Ripken World Series Sunday

After making the final out against Kentucky, Team Japan celebrates winning the 2011 Cal Ripken World Series Sunday in Aberdeen. (NICOLE MUNCHEL | AEGIS STAFF, Patuxent Homestead / August 21, 2011)

Japan's complete dominance on the baseball field was put on hold Sunday for an hour and thirty minutes, but it was only delaying the inevitable.

Following a lengthy holdup to the start of the game because of thunderstorms, Japan used stellar pitching and its always seemingly error-free defense to win the 2011 Cal Ripken World Series Championship Sunday afternoon at Cal Sr.'s Yard.

Japan scored runs in four of the six innings, while three pitchers held United States champion Southeastern Lexington, Kentucky, to one hit in a 7-0 Japan victory.


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The win finished off a perfect 8-0 record for Japan, which was making its fifth appearance in the series.

Japanese team captain Ryoken Nakanishi said through translator Ty Date: "I was confident that we would win the tournament and they wanted to win for the host families, to show them appreciation for hosting them for the past two weeks."

Nakanishi and his Japan teammates got off to a fast start in the first inning when Daisuke Sowa hit a one-out single to right.

Sowa stole base on what was also a passed ball he could have been at third when Kentucky catcher Ben Wilcoxson could not locate the ball. Regardless, Sowa scored from second on Kosuke Nagata's ground-rule double to dead center field.

Nagata then stole third, one of 10 stolen bases for Japan, and scored on a wild pitch, which was also ball four to Jin Matsuda.

With Matsuda trying to steal second base, however, Sora Morimoto lined into a double play to shortstop Kaelen Covington, who gloved the soft liner and threw to first to double off Matsuda.

Japan was back at it again in the second, scoring two more runs.

Taisei Takeoka fueled the rally with a leadoff single and a steal of second and third rather easily. Nakanishi then hit a RBI single to center and moved to second when the ball slipped by center fielder James "Jab" Bryant.

Nakanishi moved to third on a groundout and then scored on another groundout off the bat of pinch hitter Takumi Okada to give Japan a 4-0 lead.

Meanwhile, Kentucky had a base runner in each of the first two innings but couldn't capitalize.

Austin Dick had a one-out single in the first and a stolen base. Dick, however, was thrown out at third by Japan starting pitcher Ryuki Urano when he headed for third before Urano started his wind-up.

C.J. Bush had a leadoff walk for Kentucky, the tournament's Ohio Valley representative, in the second, but a fielder's choice and two strikeouts got Urano out of the inning, his last of the game.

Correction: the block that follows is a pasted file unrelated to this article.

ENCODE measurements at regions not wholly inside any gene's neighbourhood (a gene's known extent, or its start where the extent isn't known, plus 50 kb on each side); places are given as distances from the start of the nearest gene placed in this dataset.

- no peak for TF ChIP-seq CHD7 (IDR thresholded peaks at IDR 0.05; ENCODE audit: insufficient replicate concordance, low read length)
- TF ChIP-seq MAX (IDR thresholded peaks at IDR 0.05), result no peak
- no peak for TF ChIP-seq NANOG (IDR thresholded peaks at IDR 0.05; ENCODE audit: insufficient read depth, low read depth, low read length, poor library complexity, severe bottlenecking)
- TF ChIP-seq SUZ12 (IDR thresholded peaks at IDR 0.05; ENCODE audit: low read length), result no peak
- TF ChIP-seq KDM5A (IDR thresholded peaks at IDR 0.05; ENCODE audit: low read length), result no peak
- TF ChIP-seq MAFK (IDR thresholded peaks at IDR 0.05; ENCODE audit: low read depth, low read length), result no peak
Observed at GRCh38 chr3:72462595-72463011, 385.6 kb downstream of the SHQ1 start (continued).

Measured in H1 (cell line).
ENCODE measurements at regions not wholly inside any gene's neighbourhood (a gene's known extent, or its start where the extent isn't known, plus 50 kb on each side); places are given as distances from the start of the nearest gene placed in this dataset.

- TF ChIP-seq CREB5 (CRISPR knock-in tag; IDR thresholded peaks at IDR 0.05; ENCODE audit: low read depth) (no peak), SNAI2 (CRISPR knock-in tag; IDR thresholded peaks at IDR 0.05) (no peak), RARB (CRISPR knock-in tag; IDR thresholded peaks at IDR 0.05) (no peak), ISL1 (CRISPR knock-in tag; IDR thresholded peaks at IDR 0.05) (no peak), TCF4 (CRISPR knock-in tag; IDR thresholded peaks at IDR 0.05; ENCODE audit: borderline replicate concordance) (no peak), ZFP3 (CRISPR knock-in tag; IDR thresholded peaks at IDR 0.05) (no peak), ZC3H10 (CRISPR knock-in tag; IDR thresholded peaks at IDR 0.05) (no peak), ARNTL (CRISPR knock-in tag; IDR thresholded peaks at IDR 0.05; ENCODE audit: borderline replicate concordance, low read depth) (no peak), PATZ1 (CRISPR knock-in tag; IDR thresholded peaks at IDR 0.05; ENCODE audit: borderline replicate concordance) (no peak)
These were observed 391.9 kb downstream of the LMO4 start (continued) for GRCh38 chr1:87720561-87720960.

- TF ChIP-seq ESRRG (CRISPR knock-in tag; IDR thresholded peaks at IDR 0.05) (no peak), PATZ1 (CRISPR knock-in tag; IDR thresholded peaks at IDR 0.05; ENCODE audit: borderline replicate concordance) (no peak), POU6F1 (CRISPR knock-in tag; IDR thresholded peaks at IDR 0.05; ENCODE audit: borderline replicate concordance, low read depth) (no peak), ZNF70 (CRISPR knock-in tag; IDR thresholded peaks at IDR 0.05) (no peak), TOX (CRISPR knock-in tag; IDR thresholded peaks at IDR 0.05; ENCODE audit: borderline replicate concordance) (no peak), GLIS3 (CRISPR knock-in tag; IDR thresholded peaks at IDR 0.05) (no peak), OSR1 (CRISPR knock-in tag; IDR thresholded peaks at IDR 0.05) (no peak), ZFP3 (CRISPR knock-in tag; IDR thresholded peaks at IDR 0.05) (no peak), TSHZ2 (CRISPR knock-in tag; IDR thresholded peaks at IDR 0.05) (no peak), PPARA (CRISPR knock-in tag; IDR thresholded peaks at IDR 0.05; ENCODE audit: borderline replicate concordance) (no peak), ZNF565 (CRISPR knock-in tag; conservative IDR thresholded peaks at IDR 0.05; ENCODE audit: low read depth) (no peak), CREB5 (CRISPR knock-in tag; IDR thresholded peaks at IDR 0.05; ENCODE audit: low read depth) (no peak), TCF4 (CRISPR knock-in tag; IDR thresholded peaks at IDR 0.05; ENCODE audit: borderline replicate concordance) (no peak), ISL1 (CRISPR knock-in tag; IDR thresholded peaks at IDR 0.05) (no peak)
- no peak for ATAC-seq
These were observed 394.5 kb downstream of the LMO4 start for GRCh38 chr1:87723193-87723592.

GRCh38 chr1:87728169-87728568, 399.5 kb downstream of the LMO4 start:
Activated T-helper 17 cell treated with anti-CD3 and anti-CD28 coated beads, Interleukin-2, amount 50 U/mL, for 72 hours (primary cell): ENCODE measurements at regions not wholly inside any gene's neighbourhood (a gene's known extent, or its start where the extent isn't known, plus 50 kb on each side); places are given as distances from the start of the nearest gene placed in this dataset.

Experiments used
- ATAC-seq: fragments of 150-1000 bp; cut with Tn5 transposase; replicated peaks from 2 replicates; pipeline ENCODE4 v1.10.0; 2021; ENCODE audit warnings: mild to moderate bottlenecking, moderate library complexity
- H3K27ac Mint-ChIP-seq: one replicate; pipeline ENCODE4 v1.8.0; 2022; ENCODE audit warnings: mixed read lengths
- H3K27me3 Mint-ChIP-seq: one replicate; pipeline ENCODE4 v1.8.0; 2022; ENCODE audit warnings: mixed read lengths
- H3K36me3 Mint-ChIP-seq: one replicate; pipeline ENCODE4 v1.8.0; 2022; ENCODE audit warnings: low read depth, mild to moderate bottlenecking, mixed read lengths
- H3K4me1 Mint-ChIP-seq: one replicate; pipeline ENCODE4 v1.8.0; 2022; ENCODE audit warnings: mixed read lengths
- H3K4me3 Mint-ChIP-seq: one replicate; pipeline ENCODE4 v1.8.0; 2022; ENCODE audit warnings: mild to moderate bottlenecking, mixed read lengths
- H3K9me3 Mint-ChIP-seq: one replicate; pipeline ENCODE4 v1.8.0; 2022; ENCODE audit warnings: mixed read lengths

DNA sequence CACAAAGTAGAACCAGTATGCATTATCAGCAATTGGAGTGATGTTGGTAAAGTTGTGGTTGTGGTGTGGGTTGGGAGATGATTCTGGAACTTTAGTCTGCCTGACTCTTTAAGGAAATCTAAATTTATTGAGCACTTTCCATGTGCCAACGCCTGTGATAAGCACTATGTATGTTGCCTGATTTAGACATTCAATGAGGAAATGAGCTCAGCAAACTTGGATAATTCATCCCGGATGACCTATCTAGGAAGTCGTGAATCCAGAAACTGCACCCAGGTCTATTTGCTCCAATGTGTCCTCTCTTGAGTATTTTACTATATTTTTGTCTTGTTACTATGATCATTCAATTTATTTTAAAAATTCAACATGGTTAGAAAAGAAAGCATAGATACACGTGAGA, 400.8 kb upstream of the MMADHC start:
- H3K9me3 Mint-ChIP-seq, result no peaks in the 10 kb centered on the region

Zach Bryant took over for Bush on the Kentucky mound to start the third. A leadoff walk to Sowa hurt, as Bryant balked him to second and then Sowa stole third.

Sowa then came home with the fifth run on Matsuda's sac fly to left field.

Kazuki Sakurai took over in relief for Japan and it was lights out from there.

Sakurai faced nine batters over three innings, striking out eight, including six straight. Kainen Bibb was the lone Kentucky player to hit the ball, grounding out to short to end Sakurai's first inning of work.

Zach Bryant settled down for Kentucky to pitch scoreless baseball in the fourth and fifth innings, but a little bad luck for the Kentucky hurler allowed Japan to scratch out two more runs in the sixth.

Bryant had Hayate Nakatsuji struck out for the second out, but the ball was not caught and Nakatsuji reached base safely.

Following a Nakatsuji stolen base, Nakanishi hit a line drove single into center, where Jab Bryant had the ball bounce past him, all the way to the wall. By the time the ball was retrieved, Nakatsuji and Nakanishi were across home plate with the game's final two runs.

Reo Matsuo came on to pitch the final inning for Japan, retiring the side in order on two ground balls sandwiched around a fly ball to right field.

Takeoka and Nakanishi were the two Japan players to have two hits in the game, in what was truly a team effort for the series champions.

"We said from our first practice that we wanted to make it to the championship game of the United States bracket," Kentucky manager Donnie Covington said following the game. "We went on and on through districts, states and regionals and we got there, and on top of that, we won it. This was a bonus game for us."